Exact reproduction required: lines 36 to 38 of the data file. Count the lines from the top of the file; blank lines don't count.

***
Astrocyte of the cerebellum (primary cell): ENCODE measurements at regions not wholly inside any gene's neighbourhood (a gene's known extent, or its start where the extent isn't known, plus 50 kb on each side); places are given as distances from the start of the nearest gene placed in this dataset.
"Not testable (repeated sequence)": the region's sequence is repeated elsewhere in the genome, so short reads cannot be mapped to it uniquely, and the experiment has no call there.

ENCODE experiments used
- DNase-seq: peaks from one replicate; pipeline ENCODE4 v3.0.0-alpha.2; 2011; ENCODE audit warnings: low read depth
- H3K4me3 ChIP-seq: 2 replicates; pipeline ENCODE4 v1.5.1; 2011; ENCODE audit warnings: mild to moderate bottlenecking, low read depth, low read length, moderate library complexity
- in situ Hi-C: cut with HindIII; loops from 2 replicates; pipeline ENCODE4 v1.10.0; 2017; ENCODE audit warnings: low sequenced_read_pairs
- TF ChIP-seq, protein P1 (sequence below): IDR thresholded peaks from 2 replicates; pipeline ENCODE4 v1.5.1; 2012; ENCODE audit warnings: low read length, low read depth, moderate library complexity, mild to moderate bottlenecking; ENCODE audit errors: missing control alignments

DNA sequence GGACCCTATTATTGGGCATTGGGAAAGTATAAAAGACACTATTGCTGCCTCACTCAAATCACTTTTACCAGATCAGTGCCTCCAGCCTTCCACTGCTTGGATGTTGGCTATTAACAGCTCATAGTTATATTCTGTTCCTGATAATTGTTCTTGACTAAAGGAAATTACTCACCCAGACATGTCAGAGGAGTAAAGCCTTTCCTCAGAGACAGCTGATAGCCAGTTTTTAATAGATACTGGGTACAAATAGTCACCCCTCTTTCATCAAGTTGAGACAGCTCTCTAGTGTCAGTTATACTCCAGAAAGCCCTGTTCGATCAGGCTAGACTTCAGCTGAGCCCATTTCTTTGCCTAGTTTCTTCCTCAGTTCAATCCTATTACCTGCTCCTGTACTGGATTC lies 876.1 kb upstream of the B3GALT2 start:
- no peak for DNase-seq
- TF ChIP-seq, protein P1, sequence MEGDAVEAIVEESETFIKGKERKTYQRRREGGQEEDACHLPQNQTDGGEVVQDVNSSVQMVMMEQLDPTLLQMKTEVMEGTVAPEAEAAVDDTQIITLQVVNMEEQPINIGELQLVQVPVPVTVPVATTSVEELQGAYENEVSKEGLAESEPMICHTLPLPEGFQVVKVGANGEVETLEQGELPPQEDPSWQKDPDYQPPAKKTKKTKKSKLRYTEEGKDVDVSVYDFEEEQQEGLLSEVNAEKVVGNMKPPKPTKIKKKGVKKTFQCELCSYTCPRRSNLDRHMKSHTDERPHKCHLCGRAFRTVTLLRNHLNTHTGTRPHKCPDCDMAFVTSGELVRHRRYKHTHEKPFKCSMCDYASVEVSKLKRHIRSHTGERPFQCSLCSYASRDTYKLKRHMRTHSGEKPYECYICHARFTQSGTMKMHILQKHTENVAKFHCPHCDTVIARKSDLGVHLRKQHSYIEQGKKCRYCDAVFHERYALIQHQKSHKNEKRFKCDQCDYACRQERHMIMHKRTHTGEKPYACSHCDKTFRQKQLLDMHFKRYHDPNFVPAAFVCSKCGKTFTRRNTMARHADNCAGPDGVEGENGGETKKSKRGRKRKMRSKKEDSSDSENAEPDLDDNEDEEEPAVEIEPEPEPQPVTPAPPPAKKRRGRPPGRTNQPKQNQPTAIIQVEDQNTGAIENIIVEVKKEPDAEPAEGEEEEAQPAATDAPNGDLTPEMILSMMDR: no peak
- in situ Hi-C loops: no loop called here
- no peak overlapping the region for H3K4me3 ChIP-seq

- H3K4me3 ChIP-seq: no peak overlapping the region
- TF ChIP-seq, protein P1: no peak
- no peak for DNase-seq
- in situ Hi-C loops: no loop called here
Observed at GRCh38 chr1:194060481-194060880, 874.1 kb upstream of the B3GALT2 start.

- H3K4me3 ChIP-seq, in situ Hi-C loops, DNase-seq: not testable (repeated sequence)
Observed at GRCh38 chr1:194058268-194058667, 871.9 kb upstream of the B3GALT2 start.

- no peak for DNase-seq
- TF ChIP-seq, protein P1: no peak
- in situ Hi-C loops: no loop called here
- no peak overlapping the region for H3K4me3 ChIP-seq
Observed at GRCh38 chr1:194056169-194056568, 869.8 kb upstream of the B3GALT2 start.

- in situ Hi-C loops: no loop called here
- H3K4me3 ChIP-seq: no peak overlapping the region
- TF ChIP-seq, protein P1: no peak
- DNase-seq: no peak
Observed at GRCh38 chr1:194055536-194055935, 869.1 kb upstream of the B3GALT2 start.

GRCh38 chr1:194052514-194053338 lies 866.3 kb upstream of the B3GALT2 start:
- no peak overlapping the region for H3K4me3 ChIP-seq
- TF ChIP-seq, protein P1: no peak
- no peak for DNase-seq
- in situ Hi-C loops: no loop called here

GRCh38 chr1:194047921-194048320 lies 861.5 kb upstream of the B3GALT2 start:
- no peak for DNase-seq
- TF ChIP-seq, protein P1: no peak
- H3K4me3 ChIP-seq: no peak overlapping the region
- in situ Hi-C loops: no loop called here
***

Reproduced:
- no peak for DNase-seq
- TF ChIP-seq, protein P1: no peak
- H3K4me3 ChIP-seq: no peak overlapping the region